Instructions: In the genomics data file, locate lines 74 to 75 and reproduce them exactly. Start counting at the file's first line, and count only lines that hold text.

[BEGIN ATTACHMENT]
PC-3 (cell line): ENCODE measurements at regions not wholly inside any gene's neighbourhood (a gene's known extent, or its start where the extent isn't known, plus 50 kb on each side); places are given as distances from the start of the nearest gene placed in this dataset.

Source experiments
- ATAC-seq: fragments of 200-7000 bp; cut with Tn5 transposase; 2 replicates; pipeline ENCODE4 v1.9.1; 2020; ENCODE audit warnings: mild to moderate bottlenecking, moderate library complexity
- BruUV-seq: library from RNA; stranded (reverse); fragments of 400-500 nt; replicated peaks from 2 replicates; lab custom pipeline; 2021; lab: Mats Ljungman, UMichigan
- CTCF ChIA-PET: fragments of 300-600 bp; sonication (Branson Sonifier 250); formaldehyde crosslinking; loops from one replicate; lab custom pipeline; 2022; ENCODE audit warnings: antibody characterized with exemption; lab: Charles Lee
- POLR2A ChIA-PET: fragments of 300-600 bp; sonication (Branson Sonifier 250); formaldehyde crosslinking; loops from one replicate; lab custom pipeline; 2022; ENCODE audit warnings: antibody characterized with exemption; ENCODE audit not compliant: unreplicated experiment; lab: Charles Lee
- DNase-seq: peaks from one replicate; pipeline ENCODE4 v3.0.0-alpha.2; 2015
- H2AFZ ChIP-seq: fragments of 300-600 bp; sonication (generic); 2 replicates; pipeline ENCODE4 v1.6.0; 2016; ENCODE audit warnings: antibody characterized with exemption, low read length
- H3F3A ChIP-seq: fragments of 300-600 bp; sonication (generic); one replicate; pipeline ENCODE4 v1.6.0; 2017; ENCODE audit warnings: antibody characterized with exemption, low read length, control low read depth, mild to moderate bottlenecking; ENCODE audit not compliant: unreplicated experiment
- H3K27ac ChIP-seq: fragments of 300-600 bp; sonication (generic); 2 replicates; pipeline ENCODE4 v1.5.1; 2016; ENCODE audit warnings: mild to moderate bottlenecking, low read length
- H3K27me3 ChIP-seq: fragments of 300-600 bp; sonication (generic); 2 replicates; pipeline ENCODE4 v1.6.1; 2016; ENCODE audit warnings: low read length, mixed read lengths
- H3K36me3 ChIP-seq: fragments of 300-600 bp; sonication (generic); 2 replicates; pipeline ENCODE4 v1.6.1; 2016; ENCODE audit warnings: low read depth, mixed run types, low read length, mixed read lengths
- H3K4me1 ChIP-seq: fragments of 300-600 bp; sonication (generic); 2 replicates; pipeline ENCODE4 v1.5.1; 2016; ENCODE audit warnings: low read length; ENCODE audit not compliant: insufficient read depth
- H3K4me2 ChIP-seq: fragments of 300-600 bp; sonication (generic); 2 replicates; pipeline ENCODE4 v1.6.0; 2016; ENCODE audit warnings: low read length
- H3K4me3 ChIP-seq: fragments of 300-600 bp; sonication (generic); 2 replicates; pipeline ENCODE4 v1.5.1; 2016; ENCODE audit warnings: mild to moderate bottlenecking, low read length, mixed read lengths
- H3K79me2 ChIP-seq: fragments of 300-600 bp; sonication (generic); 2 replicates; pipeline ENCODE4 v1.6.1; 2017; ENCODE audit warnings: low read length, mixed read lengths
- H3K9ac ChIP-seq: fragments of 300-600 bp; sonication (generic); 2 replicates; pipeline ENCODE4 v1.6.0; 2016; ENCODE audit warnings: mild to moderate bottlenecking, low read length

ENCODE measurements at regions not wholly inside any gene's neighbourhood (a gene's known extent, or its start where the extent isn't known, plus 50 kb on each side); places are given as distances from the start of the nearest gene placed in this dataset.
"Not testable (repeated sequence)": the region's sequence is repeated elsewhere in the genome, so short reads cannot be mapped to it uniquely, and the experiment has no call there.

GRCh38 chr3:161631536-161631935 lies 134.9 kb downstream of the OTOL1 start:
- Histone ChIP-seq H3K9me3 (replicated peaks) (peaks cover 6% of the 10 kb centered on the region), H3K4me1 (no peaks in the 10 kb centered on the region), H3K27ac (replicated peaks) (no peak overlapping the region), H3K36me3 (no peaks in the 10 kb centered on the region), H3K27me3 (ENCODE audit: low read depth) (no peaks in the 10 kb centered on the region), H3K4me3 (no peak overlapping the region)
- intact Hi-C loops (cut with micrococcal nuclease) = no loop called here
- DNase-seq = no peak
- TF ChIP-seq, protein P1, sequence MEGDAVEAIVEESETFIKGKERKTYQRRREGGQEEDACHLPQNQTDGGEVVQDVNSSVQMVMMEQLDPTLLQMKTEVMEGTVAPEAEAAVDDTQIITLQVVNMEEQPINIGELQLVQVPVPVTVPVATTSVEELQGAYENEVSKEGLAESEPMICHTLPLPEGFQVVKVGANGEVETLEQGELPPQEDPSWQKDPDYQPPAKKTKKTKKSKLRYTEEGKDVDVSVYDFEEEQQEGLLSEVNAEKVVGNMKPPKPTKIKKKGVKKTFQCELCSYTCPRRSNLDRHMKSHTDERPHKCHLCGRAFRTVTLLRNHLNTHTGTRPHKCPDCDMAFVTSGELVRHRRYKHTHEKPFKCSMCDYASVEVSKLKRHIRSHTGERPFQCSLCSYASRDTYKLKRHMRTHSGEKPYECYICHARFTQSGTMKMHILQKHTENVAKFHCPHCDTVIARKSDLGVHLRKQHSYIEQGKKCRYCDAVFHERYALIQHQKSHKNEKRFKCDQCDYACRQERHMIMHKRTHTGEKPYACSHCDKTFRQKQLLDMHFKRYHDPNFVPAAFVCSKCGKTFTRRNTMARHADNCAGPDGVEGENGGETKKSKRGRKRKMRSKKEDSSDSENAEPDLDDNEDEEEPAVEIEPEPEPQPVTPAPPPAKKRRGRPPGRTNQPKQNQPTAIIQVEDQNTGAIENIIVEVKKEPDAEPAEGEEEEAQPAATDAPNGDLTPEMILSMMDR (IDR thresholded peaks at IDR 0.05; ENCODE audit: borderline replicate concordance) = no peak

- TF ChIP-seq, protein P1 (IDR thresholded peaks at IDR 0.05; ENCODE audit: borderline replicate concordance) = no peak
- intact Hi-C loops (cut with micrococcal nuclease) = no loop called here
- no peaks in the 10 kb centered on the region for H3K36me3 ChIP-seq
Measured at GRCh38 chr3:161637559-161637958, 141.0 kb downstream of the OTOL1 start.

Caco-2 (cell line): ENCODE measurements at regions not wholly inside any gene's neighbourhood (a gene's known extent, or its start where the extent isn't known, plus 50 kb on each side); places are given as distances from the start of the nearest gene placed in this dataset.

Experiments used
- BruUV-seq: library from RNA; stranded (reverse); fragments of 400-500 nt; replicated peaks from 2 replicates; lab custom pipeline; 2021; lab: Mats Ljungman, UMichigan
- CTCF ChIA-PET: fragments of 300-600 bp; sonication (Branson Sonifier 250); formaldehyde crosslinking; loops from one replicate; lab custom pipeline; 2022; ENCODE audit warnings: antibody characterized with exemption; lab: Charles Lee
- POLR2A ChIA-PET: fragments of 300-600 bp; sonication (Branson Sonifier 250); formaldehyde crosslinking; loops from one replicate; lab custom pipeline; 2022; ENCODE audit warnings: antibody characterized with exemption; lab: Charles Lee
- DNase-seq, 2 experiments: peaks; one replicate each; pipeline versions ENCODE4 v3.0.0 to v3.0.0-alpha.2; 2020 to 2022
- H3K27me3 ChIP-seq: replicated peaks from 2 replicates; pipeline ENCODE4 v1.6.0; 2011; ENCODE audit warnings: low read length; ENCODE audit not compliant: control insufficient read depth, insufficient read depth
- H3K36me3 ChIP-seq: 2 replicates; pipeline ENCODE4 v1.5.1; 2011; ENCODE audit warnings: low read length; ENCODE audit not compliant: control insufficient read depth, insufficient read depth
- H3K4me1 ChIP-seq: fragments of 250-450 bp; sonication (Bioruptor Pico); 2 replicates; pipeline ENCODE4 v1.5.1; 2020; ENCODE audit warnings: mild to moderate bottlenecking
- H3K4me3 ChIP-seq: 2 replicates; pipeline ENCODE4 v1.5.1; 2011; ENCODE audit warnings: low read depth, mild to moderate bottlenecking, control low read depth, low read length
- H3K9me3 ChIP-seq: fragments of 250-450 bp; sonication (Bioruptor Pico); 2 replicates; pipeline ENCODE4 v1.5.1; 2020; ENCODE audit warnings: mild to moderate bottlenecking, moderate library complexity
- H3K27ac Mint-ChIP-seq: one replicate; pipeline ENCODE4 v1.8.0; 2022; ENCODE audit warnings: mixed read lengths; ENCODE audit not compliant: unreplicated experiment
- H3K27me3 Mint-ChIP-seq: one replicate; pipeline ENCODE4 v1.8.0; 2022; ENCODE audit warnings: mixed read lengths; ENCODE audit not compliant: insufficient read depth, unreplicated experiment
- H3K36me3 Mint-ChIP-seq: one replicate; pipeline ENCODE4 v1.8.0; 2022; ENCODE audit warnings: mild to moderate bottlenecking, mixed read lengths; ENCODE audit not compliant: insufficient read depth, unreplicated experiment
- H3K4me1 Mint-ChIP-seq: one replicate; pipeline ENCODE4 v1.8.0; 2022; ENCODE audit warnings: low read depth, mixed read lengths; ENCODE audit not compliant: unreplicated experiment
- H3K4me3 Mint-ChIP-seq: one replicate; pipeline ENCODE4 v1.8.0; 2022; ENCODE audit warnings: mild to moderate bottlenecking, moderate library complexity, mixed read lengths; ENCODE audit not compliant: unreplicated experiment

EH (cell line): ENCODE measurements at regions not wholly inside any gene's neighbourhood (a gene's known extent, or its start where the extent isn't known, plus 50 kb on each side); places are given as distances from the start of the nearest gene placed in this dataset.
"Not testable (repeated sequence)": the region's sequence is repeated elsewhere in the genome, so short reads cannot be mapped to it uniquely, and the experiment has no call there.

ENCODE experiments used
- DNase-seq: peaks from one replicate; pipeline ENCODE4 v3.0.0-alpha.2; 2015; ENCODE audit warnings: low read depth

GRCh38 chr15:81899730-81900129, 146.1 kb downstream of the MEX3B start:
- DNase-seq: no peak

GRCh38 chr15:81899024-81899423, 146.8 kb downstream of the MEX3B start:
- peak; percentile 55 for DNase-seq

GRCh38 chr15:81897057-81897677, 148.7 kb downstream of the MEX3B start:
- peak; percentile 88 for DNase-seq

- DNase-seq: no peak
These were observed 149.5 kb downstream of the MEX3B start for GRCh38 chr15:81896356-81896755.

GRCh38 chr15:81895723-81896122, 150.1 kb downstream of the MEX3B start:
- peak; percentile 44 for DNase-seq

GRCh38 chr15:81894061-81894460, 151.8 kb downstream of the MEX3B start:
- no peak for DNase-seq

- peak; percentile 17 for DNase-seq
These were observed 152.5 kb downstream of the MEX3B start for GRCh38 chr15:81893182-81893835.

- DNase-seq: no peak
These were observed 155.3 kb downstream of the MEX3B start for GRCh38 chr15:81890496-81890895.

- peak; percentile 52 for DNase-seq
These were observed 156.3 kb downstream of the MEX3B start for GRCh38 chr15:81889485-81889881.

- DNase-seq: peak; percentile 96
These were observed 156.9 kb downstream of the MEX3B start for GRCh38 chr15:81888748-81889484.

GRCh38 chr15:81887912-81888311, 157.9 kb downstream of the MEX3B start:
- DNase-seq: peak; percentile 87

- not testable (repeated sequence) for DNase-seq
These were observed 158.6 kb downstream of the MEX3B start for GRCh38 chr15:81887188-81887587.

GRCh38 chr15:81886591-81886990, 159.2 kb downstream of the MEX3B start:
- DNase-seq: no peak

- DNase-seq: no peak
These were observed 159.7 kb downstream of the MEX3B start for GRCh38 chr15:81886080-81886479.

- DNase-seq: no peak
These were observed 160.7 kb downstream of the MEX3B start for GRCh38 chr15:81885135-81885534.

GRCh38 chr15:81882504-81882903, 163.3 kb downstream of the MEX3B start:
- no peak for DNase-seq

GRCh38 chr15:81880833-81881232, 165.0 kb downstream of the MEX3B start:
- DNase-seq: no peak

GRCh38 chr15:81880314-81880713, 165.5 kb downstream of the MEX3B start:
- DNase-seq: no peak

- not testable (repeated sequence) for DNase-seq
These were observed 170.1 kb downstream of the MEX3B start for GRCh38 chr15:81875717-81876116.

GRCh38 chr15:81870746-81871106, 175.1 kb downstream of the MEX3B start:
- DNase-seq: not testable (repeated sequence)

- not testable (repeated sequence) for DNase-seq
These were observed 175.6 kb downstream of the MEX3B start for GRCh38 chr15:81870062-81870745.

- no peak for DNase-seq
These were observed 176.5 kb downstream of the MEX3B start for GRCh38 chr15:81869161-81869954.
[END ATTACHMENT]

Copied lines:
- DNase-seq: no peak

- DNase-seq: no peak